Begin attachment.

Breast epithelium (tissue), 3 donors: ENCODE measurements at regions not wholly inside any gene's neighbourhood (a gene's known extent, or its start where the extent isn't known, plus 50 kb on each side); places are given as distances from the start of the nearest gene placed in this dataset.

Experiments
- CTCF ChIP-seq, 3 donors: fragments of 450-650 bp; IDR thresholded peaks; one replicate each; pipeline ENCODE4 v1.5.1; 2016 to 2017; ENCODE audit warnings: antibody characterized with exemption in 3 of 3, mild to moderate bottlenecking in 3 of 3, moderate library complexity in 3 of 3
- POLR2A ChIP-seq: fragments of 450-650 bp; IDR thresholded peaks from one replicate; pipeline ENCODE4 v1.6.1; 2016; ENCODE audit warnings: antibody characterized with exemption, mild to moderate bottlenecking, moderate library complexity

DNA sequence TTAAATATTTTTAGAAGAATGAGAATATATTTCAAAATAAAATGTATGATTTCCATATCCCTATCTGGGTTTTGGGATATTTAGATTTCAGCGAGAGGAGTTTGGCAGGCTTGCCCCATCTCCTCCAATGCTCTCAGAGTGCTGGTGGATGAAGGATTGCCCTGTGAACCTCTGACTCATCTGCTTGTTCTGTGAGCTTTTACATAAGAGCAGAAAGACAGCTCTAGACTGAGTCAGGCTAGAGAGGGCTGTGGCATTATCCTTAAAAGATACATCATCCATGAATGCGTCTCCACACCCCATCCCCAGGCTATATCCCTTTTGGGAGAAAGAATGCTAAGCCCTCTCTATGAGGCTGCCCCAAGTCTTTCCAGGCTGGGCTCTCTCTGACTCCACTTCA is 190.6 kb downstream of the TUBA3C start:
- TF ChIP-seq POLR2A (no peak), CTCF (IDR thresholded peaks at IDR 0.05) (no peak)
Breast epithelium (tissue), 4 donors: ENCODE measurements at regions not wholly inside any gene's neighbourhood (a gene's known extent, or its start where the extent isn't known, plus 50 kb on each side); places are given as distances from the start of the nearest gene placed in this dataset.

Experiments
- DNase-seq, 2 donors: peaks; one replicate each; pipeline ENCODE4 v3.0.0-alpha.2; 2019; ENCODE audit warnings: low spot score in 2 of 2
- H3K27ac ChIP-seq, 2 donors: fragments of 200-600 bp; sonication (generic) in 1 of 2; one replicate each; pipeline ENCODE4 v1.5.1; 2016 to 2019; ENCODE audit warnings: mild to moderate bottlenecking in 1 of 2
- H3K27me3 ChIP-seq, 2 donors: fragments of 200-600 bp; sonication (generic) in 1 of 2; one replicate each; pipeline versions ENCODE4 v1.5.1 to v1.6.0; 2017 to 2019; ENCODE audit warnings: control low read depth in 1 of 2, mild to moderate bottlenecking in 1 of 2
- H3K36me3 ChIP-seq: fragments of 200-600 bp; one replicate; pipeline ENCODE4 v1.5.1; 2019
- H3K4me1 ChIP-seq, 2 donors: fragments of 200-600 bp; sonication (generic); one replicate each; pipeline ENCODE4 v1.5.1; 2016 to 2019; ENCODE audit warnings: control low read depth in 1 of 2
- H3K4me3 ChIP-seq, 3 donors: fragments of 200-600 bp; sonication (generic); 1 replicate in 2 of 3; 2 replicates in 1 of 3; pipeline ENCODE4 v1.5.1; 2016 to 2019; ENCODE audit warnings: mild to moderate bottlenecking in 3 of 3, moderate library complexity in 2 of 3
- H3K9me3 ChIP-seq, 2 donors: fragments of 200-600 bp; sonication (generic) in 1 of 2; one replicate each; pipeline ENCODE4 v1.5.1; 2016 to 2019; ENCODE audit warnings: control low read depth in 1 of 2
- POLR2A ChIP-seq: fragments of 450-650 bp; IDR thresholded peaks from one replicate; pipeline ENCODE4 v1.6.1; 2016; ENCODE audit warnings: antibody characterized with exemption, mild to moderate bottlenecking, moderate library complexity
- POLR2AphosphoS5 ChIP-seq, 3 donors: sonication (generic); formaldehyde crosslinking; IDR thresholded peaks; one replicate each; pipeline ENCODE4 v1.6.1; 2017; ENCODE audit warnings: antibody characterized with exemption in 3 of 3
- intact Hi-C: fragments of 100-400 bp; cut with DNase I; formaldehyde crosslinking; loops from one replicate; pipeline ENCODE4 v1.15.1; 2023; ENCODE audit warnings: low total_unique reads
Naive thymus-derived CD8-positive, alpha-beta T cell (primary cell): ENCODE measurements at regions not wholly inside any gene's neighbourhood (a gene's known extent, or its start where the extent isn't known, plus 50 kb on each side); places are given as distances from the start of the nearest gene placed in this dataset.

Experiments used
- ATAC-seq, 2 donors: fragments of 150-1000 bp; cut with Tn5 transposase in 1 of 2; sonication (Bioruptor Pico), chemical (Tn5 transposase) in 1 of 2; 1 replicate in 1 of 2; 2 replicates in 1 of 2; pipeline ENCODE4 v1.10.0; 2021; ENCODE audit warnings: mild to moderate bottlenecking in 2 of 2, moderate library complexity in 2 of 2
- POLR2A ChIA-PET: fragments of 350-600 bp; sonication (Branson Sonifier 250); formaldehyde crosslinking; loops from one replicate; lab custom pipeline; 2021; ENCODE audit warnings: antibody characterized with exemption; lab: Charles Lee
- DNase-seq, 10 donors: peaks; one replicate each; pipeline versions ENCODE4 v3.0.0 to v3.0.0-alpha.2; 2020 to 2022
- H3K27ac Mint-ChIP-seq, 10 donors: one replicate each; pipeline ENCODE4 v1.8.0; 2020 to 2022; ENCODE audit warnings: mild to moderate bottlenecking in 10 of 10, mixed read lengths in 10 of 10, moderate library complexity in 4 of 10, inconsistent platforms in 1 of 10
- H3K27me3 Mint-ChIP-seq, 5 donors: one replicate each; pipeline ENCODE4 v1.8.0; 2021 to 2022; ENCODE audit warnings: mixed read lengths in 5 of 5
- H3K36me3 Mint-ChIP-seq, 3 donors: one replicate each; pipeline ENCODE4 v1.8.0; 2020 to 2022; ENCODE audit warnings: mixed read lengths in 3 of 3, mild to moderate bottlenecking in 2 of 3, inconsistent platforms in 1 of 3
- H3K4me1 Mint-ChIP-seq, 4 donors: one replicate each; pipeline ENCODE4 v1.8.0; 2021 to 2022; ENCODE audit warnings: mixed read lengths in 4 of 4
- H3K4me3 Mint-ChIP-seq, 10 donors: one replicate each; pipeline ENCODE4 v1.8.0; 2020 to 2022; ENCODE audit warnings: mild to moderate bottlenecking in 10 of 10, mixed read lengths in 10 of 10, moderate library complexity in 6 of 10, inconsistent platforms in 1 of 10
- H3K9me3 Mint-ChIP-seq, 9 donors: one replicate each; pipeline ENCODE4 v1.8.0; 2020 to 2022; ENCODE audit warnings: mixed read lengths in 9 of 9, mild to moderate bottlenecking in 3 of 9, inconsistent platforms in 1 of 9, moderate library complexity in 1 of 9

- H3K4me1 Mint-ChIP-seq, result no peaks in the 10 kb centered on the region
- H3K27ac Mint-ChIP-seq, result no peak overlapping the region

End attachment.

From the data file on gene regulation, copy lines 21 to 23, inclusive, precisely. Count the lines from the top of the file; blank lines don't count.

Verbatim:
- ATAC-seq, 2 donors: fragments of 150-1000 bp; cut with Tn5 transposase in 1 of 2; sonication (Bioruptor Pico), chemical (Tn5 transposase) in 1 of 2; 1 replicate in 1 of 2; 2 replicates in 1 of 2; pipeline ENCODE4 v1.10.0; 2021; ENCODE audit warnings: mild to moderate bottlenecking in 2 of 2, moderate library complexity in 2 of 2
- POLR2A ChIA-PET: fragments of 350-600 bp; sonication (Branson Sonifier 250); formaldehyde crosslinking; loops from one replicate; lab custom pipeline; 2021; ENCODE audit warnings: antibody characterized with exemption; lab: Charles Lee
- DNase-seq, 10 donors: peaks; one replicate each; pipeline versions ENCODE4 v3.0.0 to v3.0.0-alpha.2; 2020 to 2022